Evaluating the relationship of calcium and vitamin D in the prevention of stress fracture injuries in the young athlete: a review of the literature.
PM R. 2010 Oct;2(10):945-9.
Tenforde AS, Sayres LC, Sainani KL, Fredericson M.
School of Medicine, Stanford University, Stanford, CA, USA.
Calcium and vitamin D are recognized as 2 components of nutrition needed to achieve and maintain bone health. Calcium and vitamin D have been clearly shown to improve bone density and prevent fractures at all ages. However, the literature is conflicting as to the role of these nutrients in young athletes ages 18 to 35 years, both for bone development and for the prevention of bone overuse injuries. Differences in findings may relate to study design.
Although retrospective and cross-sectional studies have had mixed results, the authors of prospective studies have consistently demonstrated a relationship of increased calcium intake with an improvement in bone density and a decrease in fracture risk.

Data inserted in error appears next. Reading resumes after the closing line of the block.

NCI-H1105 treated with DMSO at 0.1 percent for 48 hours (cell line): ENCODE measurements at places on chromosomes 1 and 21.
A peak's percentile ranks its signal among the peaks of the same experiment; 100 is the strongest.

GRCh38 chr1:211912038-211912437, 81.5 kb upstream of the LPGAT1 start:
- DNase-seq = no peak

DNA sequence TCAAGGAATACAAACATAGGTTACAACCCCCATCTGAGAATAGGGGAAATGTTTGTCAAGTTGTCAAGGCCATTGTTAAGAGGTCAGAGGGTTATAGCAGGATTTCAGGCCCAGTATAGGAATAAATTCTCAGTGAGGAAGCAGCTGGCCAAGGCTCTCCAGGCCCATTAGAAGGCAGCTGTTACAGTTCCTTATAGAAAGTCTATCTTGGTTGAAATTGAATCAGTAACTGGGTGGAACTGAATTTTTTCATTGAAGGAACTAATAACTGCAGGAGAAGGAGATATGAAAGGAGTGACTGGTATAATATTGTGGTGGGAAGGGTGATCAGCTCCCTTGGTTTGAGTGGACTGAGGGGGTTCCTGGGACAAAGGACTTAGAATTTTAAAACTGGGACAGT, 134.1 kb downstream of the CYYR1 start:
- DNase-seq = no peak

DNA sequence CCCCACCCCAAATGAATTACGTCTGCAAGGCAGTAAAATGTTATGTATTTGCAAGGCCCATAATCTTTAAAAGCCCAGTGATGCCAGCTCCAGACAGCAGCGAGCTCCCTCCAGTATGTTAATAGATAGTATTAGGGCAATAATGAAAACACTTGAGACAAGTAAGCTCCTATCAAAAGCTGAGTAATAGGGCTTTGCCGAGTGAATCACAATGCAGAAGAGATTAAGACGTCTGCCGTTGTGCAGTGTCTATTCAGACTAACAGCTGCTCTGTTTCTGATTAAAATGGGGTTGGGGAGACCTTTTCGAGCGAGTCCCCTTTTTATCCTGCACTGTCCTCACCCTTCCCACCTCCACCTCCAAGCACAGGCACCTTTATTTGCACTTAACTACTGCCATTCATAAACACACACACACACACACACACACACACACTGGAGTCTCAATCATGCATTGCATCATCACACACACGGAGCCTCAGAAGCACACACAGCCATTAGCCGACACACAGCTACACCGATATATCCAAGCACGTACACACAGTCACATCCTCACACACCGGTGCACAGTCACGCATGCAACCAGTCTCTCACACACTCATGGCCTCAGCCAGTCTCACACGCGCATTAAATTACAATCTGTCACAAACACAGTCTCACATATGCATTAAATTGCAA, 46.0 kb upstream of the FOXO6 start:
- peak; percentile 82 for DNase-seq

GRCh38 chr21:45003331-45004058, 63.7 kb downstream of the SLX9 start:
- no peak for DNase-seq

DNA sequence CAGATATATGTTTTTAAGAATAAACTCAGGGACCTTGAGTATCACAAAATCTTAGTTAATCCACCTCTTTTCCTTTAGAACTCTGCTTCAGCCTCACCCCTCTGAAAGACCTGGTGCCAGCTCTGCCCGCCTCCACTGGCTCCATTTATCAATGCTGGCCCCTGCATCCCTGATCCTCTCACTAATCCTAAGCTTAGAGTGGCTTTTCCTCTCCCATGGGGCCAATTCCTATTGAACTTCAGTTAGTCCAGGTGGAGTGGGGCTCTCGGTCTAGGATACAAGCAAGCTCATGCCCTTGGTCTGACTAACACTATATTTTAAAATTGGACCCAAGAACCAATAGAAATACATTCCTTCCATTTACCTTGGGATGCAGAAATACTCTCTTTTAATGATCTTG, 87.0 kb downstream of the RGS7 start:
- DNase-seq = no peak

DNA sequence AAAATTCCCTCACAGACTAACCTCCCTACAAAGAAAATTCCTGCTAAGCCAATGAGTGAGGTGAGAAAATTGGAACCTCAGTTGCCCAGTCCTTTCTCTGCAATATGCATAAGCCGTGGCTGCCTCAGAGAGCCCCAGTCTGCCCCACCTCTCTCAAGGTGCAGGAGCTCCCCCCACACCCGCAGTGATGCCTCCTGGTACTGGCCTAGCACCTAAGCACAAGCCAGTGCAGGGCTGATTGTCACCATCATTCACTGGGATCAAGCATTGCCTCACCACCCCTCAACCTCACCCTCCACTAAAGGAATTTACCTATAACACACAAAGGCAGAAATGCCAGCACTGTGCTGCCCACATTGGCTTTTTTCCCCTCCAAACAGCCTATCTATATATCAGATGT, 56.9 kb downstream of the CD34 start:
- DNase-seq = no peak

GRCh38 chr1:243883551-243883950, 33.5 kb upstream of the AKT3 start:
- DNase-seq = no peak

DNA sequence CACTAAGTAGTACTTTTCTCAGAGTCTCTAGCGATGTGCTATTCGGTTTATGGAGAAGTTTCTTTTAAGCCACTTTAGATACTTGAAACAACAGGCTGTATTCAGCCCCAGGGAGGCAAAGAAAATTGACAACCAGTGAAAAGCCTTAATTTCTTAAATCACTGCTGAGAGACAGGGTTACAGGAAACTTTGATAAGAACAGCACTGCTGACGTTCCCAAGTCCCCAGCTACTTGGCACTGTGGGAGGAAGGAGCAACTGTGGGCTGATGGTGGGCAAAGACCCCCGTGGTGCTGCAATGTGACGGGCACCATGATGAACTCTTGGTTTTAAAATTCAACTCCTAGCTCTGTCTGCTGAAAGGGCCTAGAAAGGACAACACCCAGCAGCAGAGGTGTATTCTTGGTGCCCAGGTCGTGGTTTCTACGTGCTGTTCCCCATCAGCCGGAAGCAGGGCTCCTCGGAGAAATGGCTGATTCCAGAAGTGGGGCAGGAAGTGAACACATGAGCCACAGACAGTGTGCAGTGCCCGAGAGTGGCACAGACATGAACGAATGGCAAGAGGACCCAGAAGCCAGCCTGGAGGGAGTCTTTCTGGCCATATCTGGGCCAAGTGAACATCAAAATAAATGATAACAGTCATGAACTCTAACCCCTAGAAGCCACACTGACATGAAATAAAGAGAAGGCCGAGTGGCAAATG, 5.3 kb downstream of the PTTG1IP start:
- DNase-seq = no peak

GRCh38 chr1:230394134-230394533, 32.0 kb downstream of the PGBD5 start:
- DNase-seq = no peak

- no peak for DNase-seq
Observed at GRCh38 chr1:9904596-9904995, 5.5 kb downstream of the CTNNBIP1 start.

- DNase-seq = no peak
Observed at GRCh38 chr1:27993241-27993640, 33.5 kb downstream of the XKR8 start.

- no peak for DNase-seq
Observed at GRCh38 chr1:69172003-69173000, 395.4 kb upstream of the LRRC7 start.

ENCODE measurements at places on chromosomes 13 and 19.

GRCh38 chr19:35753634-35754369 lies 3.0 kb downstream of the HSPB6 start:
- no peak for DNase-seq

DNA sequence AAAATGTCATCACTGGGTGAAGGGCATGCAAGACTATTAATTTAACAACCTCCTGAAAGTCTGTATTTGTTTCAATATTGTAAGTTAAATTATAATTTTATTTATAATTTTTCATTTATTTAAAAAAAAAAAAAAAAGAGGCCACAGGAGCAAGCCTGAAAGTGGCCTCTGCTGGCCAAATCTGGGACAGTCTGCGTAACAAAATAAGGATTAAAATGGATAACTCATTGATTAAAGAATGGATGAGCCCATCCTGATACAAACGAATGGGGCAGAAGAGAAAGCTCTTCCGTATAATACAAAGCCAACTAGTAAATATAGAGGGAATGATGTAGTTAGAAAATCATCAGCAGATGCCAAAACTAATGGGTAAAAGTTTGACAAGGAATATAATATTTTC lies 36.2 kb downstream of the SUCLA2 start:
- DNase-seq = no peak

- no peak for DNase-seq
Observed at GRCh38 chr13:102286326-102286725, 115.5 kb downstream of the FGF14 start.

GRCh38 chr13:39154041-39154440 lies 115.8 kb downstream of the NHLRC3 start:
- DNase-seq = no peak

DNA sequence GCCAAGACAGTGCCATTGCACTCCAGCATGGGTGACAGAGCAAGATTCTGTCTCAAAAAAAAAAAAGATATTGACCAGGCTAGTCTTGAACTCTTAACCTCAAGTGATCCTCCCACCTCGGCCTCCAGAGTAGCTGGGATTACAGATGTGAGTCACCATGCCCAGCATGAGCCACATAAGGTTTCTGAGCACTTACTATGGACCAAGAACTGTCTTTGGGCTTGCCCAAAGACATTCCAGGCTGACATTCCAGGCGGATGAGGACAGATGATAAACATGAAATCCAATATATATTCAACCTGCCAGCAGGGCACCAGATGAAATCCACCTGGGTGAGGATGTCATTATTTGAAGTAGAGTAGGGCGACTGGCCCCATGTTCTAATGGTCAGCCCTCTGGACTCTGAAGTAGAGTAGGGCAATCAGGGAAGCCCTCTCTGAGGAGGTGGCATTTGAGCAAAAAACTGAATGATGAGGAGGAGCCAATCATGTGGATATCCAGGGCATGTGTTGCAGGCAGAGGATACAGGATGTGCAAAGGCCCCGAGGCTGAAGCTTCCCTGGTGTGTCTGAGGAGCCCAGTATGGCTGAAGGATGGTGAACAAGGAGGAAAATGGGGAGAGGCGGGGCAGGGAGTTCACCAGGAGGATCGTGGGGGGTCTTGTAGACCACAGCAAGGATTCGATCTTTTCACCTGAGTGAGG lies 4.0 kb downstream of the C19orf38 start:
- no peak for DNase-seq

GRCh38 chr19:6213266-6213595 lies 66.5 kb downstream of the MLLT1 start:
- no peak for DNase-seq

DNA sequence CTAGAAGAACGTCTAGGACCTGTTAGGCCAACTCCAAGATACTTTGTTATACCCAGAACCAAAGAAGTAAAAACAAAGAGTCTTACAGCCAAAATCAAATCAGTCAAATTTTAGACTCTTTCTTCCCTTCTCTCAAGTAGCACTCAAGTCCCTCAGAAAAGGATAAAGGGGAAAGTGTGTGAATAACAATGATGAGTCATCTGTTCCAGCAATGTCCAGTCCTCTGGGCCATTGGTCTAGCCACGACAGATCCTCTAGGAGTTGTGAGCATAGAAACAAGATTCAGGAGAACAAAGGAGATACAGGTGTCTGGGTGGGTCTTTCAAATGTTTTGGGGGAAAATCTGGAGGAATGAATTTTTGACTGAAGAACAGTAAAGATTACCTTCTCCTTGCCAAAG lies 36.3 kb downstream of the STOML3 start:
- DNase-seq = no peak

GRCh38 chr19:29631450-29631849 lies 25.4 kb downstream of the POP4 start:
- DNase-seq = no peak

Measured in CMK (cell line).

A randomized trial in female military recruits demonstrated that calcium/vitamin D supplementation reduced the incidence of stress fractures.
A prospective study in young female runners demonstrated reduced incidence of stress fractures and increased bone mineral density with increased dietary calcium intake.
Findings from both studies suggest female athletes and military recruits who consumed greater than 1500 mg of calcium daily exhibited the largest reduction in stress fracture injuries. To date, no prospective studies have been conducted in male athletes or in adolescent athletes. In most studies, males and nonwhite participants were poorly represented. Evidence regarding the relationship of vitamin D intake with the prevention of fractures in athletes is also limited. More prospective studies are needed to evaluate the role of calcium and vitamin D intake in prevention of stress fracture injuries in both male and female adolescent athletes, particularly those participating in sports with greater incidences of stress fracture injury.
Copyright © 2010 American Academy of Physical Medicine and Rehabilitation. Published by Elsevier Inc. All rights reserved. PMID: 20970764
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